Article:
The Mongolian prime minister’s visit to Washington to discuss potential rare earth collaborations can be seen as bolstering the United States’ position.
Mongolia, rich in minerals especially copper and rare earths, but sandwiched between China and Russia, is making a pivotal shift toward a “third neighbor” – the United States. During a recent visit to Washington, Prime Minister Oyun-Erdene Luvsannamsrai aimed to fortify U.S. ties concerning critical minerals and particularly to enhance cooperation in rare earth mining. Additionally, Mongolia and the U.S. brokered an “Open Skies” aviation agreement, intended to bolster direct trade.
Should these agreements be realized and rare earths air-shipped from Mongolia to the United States, what are the implications for China-U.S. strategic competition?
The China-U.S. relationship has been the world’s most pivotal bilateral dynamic since the end of the Cold War. Recently, competition has taken precedence over cooperation between these two superpowers, with Beijing and Washington jockeying for advantage from trade and technology to control over critical mineral supply chains.
Global supply chains have evolved due to two intertwined factors: advancements in ICT and cross-border logistics, along with the reduction in institutional barriers facilitated by organizations like the WTO. As a result, supply chain management has become crucial for optimizing efficiency, cost-effectiveness, and uninterrupted capital and information flows for both businesses and national economies.
However, supply chains present a paradox: As they grow more complex, weaving in multilayered arrays of suppliers each chosen for their competitive advantages, they also become more vulnerable to external shocks. This includes natural disasters, pandemics, and unpredictable geopolitical shifts. Recent events like the China-U.S. tech war and the economic sanctions on Russia following its invasion of Ukraine highlight the fragility of today’s global supply chains.
In the context of a volatile geopolitical environment, certain chokepoints within supply chains are regarded as potential vulnerabilities. A “chokepoint” denotes a critical and irreplaceable component or link within a supply chain, susceptible to control by potentially adversarial entities. At its core, a chokepoint is characterized by a form of monopoly. While businesses may wield monopolies to achieve heightened economic gains, nations often cultivate them for political objectives. Beyond the establishment of monopolies to create strategic chokepoints, an alternative and more aggressive strategy also exists: targeting an opponent’s chokepoint to intentionally disrupt their crucial supply.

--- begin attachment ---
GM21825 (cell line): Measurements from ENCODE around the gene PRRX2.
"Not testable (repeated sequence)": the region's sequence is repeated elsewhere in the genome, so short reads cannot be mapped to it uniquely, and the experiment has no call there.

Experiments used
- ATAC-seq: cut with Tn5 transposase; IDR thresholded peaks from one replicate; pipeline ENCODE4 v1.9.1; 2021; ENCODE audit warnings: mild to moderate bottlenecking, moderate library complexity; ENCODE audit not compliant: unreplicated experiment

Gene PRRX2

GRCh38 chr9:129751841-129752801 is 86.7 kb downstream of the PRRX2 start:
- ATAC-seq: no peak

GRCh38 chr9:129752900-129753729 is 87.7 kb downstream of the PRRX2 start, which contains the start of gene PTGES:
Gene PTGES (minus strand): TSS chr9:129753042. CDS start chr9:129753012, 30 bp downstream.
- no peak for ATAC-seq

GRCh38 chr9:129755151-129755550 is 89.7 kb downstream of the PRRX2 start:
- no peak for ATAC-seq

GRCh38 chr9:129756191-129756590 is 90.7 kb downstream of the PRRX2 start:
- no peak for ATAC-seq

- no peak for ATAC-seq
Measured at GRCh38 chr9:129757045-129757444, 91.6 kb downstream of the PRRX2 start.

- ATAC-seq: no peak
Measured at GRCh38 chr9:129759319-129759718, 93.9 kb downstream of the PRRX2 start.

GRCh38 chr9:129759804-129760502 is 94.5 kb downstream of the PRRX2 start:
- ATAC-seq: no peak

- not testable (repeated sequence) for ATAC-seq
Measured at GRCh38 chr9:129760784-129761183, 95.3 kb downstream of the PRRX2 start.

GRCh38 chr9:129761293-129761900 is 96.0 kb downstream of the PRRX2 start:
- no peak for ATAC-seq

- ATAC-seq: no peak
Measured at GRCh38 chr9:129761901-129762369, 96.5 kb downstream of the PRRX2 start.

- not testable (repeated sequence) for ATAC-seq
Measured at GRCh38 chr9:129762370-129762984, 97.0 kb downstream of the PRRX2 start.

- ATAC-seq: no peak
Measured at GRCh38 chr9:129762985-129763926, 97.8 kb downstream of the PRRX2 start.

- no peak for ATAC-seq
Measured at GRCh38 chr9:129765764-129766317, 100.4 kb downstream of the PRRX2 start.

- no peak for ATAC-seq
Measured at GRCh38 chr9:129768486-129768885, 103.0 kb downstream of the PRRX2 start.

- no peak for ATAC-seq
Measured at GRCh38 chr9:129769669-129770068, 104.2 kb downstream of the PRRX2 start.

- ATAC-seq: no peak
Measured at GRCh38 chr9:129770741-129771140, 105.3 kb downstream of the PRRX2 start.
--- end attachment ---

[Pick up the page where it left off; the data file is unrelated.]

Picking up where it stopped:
In the competition between the United States and China, both nations are employing chokepoint strategies. To start, the U.S. utilized its dominant position within semiconductor supply chains to exert extensive technological and geopolitical influence. This maneuver effectively curbs China’s progress in advanced chipmaking. China, in response, has implemented its own countermeasures, including export controls of critical metals. These reciprocal actions have transcended the realm of economic sanctions, signifying a broader form of economic warfare between the two powers.
In the midst of these various measures and countermeasures, China holds a wild card: its control over the separation and refinement of rare earths. Presently, China is the sole provider of a continuous, uninterrupted supply of high-energy permanent magnets suitable for high-temperature applications such as electric motors used in EVs.
The Geopolitics of Rare Earths
Rare earths play a crucial role in numerous modern technologies. Specifically, the rapid growth of renewable energy and related technologies, such as electric vehicles, wind and solar energy, spurred a 37 percent increase in rare earths demand in 2022, a trend expected to continue for at least the next five years. Yet, the supply chains for rare earths are mired in geopolitical vulnerability. Notably, China boasts the most substantial natural reserves of all 17 rare earth elements and has cultivated a unique ability to refine and separate each one.
Moreover, since 2012, China has intensified its efforts to move up the value chain. Notably, it has consolidated rare earth mining and processing under state-owned enterprises and established pivotal research centers. Despite commencing patent filings nearly two decades after the United States and Japan, China held more than 80 percent of all rare earth-related patents by 2020.
China is now the largest importer and exporter of rare earths, meaning it controls the bulk of rare earth processing including refinement, separation, and fabricating magnet materials. During the first half of 2023, China imported 90,920 tons of rare earth ores and metals, a substantial portion from the United States, and exported 26,236 tons of refined rare earths, primarily magnet materials. While theoretically feasible, decoupling from China’s rare earth supply chains would involve substantial costs and potentially disruptive supply chain stability.